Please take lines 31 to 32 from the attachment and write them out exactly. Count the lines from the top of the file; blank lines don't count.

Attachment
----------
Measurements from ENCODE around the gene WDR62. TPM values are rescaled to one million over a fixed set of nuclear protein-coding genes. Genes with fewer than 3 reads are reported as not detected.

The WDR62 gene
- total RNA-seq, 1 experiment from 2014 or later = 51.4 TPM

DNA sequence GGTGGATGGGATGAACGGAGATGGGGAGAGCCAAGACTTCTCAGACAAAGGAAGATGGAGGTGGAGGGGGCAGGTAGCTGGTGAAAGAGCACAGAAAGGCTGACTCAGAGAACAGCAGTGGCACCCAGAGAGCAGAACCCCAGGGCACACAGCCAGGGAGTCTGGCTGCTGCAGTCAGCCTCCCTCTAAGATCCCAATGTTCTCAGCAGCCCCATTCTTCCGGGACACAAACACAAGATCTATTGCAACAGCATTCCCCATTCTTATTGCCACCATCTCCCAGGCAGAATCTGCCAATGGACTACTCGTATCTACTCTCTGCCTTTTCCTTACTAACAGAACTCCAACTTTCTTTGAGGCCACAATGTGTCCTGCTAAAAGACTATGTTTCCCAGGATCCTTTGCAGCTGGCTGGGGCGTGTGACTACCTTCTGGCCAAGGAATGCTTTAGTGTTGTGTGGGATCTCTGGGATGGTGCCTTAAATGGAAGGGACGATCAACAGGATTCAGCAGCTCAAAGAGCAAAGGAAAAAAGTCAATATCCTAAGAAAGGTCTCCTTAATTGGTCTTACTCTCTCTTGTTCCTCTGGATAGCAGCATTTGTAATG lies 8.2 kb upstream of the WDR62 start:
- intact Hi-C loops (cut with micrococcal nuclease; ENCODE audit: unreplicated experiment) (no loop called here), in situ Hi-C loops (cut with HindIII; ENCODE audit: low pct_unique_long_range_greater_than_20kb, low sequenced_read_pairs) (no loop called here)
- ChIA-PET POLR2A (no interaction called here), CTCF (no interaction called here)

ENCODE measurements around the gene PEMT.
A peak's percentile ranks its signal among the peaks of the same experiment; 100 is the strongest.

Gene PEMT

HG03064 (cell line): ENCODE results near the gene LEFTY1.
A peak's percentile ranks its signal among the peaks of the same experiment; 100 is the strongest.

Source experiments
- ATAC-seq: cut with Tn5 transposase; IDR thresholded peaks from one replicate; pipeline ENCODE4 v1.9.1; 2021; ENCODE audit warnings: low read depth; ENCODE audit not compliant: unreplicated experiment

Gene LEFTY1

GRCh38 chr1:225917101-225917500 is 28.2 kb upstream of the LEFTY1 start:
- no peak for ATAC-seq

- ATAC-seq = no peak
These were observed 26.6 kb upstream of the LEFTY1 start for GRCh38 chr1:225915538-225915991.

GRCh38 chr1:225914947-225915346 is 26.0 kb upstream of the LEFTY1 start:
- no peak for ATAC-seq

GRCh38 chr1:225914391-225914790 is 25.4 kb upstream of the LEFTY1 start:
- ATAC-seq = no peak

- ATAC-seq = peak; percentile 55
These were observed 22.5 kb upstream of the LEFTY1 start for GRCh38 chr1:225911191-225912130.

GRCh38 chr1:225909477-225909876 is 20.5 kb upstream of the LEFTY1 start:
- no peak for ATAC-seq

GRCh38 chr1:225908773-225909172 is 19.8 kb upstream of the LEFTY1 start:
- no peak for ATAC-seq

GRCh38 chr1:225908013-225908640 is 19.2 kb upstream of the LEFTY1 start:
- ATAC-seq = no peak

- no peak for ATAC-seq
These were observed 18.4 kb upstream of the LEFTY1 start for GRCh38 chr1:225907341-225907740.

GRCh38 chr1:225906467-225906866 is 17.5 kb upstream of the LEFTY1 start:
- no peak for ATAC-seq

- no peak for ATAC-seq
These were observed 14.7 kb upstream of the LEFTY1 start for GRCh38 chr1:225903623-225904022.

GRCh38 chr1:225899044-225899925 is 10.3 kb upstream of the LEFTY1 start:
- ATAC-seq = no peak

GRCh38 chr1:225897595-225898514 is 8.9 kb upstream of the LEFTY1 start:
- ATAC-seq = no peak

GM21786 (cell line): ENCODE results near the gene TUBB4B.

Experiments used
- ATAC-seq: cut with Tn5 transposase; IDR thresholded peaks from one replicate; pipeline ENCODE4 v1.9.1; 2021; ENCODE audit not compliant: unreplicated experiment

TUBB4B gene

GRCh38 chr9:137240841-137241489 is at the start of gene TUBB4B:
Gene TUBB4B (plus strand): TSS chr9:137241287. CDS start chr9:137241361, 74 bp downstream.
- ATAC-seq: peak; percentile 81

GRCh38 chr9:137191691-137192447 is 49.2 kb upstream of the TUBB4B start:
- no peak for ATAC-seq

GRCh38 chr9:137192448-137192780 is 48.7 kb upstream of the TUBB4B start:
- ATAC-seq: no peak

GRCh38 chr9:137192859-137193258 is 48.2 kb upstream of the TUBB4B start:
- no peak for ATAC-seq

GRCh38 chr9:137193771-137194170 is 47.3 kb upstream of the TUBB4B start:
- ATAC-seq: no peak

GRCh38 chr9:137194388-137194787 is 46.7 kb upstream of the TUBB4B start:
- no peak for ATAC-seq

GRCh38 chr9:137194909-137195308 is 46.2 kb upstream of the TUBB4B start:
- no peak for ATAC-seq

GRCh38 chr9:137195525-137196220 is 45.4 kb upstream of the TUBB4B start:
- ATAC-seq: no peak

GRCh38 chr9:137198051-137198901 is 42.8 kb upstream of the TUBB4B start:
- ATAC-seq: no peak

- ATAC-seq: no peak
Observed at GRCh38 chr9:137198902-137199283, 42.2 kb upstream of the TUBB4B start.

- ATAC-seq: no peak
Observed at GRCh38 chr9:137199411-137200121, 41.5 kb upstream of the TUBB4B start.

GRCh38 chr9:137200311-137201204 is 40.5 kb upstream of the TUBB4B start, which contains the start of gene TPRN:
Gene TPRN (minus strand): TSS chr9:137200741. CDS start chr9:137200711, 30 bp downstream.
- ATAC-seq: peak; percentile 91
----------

- no peak for ATAC-seq
These were observed 18.4 kb upstream of the LEFTY1 start for GRCh38 chr1:225907341-225907740.